Angela Torres v. Jo Anne B Barnhart

Case 5:06-cv-00516-RZ Document 16 Filed 07/18/07 Page 1 of 2 Page ID #:45 O 1 2 3 4 5 6 7 8 UNITED STATES DISTRICT COURT 9 CENTRAL DISTRICT OF CA...

0 Downloads 18 Views
Case 5:06-cv-00516-RZ Document 16 Filed 07/18/07 Page 1 of 2 Page ID #:45

O

1 2 3 4 5 6 7 8

UNITED STATES DISTRICT COURT

9

CENTRAL DISTRICT OF CALIFORNIA

10 11

ANGELA TORRES, Plaintiff,

12 13 14 15 16 17 18

vs. MICHAEL J. ASTRUE, Commissioner of Social Security Administration, Defendant.

) ) ) ) ) ) ) ) ) ) )

CASE NO. ED CV 06-00516 (RZ) MEMORANDUM OPINION AND ORDER

None of Plaintiff’s three arguments for reversal of the underlying step-five denial of disability benefits is persuasive. The Court thus will affirm.

19

First, Plaintiff asserts that it was error for the Administrative Law Judge

20

seemingly to have ignored and/or disregarded the opinion of a state agency psychiatrist,

21

M. Becraft, M.D. Dr. Becraft opined that Plaintiff suffered “moderate” limitations in

22

certain mental activities. But the Administrative Law Judge found Plaintiff even more

23

limited than Dr. Becraft had opined. (The judge did so based on testimony by medical

24

expert Michael Kania, Ph.D., who in turn relied on evidence from Plaintiff’s treating

25

psychiatrist, Dhassan Mahfoozi, M.D., see Administrative Record (“AR”) 15, 324, 362-

26

71.) For example, the Administrative Law Judge found Plaintiff to suffer “moderate”

27

limitations in her activities of daily living, whereas Dr. Becraft found Plaintiff to have only

28

“mild” problems in that regard. While Dr. Becraft found zero instances of decompensation,

Case 5:06-cv-00516-RZ Document 16 Filed 07/18/07 Page 2 of 2 Page ID #:46

1

the Administrative Law Judge found Plaintiff had “possibly” had one or two such episodes.

2

Compare AR 15 with AR 324. In several other aspects of mental functioning, the

3

Administrative Law Judge found Plaintiff just as limited as did Dr. Becraft. Id. (both

4

finding “moderate” limitations in social functioning, maintaining concentration, persistence

5

and pace). Plaintiff’s argument thus is meritless, for any possible error in not mentioning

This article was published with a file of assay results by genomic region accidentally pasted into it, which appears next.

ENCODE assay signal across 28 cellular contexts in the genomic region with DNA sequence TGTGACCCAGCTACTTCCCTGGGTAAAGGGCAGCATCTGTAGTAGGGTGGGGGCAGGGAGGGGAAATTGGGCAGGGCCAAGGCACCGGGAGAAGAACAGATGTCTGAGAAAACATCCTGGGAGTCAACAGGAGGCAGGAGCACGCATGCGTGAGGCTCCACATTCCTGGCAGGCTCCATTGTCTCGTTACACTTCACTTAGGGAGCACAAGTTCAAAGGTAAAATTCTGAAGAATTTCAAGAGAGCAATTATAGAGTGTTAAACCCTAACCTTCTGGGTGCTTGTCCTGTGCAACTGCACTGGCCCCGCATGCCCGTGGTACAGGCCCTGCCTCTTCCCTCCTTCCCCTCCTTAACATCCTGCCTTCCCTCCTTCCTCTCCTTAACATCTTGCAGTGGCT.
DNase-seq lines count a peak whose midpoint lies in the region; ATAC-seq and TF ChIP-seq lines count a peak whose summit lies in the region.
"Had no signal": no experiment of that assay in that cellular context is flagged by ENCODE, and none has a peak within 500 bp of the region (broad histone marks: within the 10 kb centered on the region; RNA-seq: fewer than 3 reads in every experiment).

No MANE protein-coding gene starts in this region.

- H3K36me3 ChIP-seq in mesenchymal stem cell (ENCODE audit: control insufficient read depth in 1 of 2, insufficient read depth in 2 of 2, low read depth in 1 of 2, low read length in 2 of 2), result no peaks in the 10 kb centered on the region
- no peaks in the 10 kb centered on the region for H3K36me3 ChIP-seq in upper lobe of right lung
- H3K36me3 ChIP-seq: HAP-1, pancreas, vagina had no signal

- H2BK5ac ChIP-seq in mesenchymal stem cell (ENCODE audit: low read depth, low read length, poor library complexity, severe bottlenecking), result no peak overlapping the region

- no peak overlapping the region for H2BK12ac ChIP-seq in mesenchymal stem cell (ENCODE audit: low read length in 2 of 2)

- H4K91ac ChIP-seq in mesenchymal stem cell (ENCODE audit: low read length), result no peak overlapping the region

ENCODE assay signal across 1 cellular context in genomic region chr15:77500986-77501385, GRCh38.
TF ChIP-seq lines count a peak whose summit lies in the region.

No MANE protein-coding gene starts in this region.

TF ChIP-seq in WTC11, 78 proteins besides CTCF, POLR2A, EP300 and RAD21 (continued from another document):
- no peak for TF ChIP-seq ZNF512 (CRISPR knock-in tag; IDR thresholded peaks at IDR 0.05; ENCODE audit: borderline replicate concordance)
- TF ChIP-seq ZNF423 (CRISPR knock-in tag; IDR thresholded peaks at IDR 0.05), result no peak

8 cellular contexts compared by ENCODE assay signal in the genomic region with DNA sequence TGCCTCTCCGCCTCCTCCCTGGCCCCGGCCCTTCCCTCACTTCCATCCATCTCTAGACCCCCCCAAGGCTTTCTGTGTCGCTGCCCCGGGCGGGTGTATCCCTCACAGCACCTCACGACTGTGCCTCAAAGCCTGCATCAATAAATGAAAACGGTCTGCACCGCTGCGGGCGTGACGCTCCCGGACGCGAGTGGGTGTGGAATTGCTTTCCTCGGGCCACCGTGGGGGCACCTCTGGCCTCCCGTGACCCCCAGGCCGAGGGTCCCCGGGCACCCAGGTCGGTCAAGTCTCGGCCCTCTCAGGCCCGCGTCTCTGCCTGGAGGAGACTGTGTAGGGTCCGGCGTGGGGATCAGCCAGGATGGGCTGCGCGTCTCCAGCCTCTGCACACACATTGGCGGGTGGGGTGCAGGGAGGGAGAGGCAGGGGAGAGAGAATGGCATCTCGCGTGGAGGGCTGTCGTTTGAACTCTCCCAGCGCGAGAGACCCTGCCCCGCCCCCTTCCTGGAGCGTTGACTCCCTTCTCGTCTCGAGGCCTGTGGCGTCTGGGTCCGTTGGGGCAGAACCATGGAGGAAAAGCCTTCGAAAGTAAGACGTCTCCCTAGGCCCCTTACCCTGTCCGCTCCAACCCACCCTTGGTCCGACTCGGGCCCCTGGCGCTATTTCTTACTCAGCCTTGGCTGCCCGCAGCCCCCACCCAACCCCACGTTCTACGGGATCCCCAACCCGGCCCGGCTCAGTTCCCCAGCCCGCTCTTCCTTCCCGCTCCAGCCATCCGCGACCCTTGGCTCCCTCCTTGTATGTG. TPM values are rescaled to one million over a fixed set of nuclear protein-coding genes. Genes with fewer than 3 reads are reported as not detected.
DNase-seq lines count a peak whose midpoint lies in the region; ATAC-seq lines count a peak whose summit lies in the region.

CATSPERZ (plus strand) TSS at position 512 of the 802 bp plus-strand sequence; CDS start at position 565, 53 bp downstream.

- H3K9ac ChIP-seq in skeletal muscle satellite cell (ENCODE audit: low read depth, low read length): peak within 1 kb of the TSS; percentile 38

6

the less-favorable-to-Plaintiff opinion by Dr. Becraft could only have benefitted Plaintiff,

7

not harmed her.

8

Second, Plaintiff asserts that a hypothetical question posed to the vocational

9

expert was incomplete because it did not include Dr. Becraft’s limitations. This argument

10

fails along with the first for the same reasons.

11

Third, Plaintiff asserts that it was error for the Administrative Law Judge not

12

to have discussed the “Function Report / Adult Third Party” questionnaire submitted by

13

Plaintiff’s mother. See AR 87-96. But that questionnaire essentially tracked the opinion

14

of Dr. Mahfoozi and Plaintiff’s own subjective account; in other words, it was cumulative.

15

See AR 15. Plaintiff fails to show how her mother’s statements are at odds with the

16

Administrative Law Judge’s opinion, which found Plaintiff to have moderate limitations

17

(due to mental impairments) in several areas and restricted her to “simple and moderately

18

complex tasks in a non-public setting.” AR 14-15. The Court thus “can confidently

19

conclude that no reasonable ALJ, when fully crediting the [undiscussed lay] testimony,

20

could have reached a different disability determination.” Stout v. Commissioner, 454 F.3d

21

1050, 1056 (9th Cir. 2006). Any possible error in failing to discuss the mother’s

22

questionnaire therefore was harmless. Id.

23

Accordingly, the underlying decision is affirmed.

24 25

DATED: July 18, 2007

26 27 28

RALPH ZAREFSKY UNITED STATES MAGISTRATE JUDGE -2-

English